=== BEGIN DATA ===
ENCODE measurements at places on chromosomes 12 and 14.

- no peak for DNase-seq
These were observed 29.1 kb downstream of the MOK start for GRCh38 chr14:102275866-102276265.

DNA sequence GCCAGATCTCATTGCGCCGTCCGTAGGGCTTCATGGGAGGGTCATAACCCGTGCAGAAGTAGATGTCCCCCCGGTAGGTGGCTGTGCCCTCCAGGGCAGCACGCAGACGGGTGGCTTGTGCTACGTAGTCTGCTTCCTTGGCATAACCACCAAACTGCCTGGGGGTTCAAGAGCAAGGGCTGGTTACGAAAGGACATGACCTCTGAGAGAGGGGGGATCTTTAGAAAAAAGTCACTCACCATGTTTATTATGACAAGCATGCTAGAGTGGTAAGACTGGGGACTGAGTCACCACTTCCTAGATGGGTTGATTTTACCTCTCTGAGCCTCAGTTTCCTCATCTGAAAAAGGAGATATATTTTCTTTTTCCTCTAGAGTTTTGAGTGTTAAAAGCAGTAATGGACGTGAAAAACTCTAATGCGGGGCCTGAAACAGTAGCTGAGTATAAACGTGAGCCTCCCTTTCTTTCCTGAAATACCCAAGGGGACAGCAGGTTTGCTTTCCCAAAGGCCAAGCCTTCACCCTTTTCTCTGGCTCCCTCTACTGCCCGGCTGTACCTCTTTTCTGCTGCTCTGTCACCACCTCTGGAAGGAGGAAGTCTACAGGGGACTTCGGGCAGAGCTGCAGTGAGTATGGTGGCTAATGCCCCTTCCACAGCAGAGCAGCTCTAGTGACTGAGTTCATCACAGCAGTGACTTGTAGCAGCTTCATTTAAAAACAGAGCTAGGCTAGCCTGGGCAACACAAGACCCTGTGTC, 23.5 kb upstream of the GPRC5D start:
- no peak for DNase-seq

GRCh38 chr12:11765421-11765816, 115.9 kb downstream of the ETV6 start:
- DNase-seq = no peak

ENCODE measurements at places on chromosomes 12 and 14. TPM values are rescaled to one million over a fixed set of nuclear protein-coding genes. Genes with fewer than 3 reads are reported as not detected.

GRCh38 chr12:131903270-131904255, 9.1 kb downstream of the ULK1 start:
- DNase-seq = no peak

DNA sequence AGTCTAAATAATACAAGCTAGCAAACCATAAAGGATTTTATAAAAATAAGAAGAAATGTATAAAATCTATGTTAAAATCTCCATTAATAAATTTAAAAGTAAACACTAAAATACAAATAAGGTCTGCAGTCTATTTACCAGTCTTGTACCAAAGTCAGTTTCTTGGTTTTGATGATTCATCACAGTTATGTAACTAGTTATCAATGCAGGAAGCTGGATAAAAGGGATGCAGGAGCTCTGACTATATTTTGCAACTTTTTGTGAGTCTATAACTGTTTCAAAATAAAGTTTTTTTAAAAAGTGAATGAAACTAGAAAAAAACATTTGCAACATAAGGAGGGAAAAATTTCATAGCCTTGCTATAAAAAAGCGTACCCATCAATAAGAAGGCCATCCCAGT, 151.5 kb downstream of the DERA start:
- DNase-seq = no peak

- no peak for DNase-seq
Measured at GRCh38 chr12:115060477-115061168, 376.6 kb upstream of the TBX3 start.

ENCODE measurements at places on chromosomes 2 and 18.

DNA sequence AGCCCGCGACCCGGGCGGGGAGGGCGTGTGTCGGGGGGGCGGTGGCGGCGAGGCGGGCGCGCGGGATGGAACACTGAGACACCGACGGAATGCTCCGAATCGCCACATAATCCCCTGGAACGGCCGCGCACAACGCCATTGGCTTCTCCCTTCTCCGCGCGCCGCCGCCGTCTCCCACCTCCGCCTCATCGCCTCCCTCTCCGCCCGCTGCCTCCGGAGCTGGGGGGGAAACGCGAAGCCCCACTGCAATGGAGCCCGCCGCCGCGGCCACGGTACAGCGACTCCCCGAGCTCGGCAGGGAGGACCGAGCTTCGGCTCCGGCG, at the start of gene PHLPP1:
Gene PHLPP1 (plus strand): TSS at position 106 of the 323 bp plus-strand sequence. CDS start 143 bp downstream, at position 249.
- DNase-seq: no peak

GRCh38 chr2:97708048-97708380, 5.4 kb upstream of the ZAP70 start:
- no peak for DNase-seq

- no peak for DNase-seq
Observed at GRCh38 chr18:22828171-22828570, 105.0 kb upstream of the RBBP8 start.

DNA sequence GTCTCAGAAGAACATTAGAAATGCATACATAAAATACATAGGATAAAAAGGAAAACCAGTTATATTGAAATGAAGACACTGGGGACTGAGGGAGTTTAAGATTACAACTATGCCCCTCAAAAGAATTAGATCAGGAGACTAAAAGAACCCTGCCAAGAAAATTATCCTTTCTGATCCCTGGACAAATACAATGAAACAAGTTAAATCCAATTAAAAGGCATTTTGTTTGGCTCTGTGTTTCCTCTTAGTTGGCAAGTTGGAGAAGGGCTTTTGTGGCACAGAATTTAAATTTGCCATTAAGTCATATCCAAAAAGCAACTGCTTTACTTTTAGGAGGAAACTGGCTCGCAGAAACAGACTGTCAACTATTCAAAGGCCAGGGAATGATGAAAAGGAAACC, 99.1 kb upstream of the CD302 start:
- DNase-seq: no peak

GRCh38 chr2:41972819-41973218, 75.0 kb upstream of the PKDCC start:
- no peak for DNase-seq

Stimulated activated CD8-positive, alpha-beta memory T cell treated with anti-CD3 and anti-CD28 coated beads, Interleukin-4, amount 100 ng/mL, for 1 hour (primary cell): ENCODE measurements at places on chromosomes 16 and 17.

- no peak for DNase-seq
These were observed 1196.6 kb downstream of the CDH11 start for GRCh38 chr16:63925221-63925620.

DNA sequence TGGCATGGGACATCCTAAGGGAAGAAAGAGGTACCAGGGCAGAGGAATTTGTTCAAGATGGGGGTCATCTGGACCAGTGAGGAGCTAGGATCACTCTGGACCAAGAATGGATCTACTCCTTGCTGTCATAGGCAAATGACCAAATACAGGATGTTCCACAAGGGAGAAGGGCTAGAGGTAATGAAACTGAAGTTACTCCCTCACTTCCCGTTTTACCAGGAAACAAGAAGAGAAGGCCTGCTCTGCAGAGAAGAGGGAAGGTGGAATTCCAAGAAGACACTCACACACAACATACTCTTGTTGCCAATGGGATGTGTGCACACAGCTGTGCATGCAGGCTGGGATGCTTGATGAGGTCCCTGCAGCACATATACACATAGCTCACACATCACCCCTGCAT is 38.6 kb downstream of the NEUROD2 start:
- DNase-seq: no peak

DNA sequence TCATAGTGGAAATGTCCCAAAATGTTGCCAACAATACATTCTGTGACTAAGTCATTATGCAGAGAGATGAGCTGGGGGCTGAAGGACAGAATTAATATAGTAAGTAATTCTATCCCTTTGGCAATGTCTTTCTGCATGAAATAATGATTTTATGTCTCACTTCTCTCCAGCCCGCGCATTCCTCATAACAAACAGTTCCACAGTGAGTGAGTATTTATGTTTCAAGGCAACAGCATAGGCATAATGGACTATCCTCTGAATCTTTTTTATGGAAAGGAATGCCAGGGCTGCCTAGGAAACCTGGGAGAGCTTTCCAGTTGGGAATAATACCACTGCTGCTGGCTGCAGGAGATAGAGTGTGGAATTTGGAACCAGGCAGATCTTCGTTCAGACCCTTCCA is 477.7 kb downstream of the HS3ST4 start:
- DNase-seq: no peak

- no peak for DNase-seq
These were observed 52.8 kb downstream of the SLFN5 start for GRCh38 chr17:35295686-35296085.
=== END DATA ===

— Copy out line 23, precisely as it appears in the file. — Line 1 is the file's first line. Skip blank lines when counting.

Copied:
DNA sequence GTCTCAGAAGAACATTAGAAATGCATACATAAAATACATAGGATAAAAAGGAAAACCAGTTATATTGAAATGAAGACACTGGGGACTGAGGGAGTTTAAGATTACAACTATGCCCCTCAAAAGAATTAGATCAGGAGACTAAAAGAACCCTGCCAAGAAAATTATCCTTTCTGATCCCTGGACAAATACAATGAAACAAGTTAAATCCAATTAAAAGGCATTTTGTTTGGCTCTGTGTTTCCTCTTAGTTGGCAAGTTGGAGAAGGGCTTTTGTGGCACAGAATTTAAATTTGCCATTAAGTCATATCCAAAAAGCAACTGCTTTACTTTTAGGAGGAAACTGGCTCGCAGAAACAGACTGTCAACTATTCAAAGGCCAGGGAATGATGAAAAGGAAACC, 99.1 kb upstream of the CD302 start: